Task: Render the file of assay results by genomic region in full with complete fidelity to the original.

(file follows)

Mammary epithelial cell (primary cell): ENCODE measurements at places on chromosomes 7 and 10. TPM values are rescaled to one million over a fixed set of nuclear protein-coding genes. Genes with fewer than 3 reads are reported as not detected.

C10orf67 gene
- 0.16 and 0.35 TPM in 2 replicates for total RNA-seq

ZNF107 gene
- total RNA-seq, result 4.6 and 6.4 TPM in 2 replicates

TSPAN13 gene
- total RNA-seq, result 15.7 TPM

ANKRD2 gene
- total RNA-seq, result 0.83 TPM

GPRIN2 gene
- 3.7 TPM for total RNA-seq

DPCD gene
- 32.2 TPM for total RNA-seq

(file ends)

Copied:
Mammary epithelial cell (primary cell): ENCODE measurements at places on chromosomes 7 and 10. TPM values are rescaled to one million over a fixed set of nuclear protein-coding genes. Genes with fewer than 3 reads are reported as not detected.

C10orf67 gene
- 0.16 and 0.35 TPM in 2 replicates for total RNA-seq

ZNF107 gene
- total RNA-seq, result 4.6 and 6.4 TPM in 2 replicates

TSPAN13 gene
- total RNA-seq, result 15.7 TPM

ANKRD2 gene
- total RNA-seq, result 0.83 TPM

GPRIN2 gene
- 3.7 TPM for total RNA-seq

DPCD gene
- 32.2 TPM for total RNA-seq